World, Middle East

Israel's use of heavy bombs in Gaza raises concerns of possible war crimes: UN Human Rights Chief

Targeting as part of widespread or systematic attack against civilian population, in line with state policy, may 'implicate committing crimes against humanity,' says UN

Peter Kenny  | 19.06.2024 - Update : 19.06.2024
Israel's use of heavy bombs in Gaza raises concerns of possible war crimes: UN Human Rights Chief


Israel appears to have consistently failed to use methods of warfare that avoid or minimize civilian harm in its bombing campaign in Gaza, the UN Human Rights chief Volker Turk said Wednesday.

"The requirement to select means and methods of warfare that avoid or at the very least minimize to every extent civilian harm appears to have been consistently violated in Israel’s bombing campaign," Turk said in a statement.

His remarks came after the UN's Human Rights Office published an assessment on "six emblematic attacks" by Israeli forces in Gaza last year that led to high numbers of civilian fatalities and widespread destruction of civilian objects.

The agency said Israel's military may have repeatedly violated fundamental principles of the laws of war and committed "crimes against humanity" for striking unlawful targets as part of a widespread or systematic attack against a civilian population, in line with state or organizational policy.

"Israel's choices of methods and means of conducting hostilities in Gaza since Oct. 7, including through the extensive use of explosive weapons with wide area effects in densely populated areas, have failed to ensure that they effectively distinguish between civilians and fighters," said Turk.

218 deaths verified from first attacks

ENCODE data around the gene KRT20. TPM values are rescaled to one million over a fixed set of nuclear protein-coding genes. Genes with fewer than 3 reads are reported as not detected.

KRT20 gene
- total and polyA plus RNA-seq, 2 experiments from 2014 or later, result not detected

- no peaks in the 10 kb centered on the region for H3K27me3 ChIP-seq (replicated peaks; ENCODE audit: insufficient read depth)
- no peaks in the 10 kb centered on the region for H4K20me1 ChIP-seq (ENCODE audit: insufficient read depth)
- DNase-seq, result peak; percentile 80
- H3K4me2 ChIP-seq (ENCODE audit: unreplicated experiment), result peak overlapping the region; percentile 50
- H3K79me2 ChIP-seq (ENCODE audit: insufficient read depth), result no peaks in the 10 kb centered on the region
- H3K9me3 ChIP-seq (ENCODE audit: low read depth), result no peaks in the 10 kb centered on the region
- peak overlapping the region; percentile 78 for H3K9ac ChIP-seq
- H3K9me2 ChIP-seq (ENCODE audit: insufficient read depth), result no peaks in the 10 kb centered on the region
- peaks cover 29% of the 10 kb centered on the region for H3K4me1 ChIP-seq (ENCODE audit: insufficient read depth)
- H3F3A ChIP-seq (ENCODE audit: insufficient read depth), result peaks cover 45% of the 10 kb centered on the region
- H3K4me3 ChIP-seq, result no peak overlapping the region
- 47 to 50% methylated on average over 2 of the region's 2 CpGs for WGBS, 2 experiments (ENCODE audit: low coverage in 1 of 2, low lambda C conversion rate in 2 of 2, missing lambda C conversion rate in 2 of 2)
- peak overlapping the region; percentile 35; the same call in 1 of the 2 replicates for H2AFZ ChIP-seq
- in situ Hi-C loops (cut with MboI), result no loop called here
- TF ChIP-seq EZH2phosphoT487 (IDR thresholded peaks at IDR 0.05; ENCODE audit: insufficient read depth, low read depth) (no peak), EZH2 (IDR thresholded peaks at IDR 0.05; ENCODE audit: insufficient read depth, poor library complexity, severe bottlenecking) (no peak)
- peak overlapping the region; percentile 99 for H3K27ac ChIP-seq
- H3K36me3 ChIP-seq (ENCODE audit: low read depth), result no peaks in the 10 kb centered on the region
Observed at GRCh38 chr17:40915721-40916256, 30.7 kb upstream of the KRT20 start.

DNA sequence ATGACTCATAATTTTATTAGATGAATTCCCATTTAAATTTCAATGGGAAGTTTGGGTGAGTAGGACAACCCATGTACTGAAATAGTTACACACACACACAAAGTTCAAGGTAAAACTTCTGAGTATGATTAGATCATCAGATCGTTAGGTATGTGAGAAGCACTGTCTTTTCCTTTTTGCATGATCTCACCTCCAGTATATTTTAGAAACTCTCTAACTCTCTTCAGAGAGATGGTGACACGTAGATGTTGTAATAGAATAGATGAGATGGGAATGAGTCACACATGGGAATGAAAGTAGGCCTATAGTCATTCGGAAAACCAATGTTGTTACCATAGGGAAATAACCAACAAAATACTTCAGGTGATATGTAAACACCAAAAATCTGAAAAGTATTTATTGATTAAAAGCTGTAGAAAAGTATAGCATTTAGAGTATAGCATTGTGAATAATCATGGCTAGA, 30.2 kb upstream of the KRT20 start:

The report details six attacks in which Israel is suspected of using bombs of up to 2,000 pounds (about 910 kilograms) on residential buildings, a school, refugee camps, and a market between Oct. 9 and Dec. 2, said the UN.

"The UN Human Rights Office verified 218 deaths from these six attacks, and said information received indicated the number of fatalities could be much higher," it said.

Turk stressed that civilian lives and infrastructure are protected under International Humanitarian Law.

He noted that international law lays out the clear obligations of parties to armed conflicts that prioritize the protection of civilians.

On Nov. 11, 2023, the Israeli army said that since the start of its operation in Gaza, the country's Air Force had "struck over 5,000 targets to eliminate threats in real-time."

The UN said that by that time, Gaza's Health Ministry had documented the killing of 11,078 Palestinians, with another 2,700 missing and about 27,490 reportedly injured.

At around the time of the attacks, an Israeli army spokesperson was reported to have said that "while balancing accuracy with the scope of damage, right now we're focused on what causes maximum damage," noted the UN.

Another Israeli military official was quoted as saying, "Hamas and the residents of Gaza" are "human beasts" and "are dealt with accordingly. Israel has imposed a total blockade on Gaza. No electricity and no water, just damage. You wanted hell, you will get hell."

While the focus of the report was on Israel, it also highlighted that Palestinian armed groups have continued to fire indiscriminate projectiles toward Israel, inconsistent with their obligations under international humanitarian law, said the UN office.

The report also stressed the obligation to protect civilians and civilian objects by avoiding the location of military objectives in or near densely populated areas.

Israel's ambassador to the UN in Geneva, Meirav Eilon Shahar, said after the hearing that the Human Rights Office "has been echoing Hamas narrative and spreading unfounded allegations.

"This report shows the deep-rooted bias against Israel that has existed in OHCHR for decades. Regardless, Israel will continue to operate in accordance with the law, to protect its population against Palestinian terrorists, and bring back home the 120 hostages still held in Hamas’s brutal captivity."

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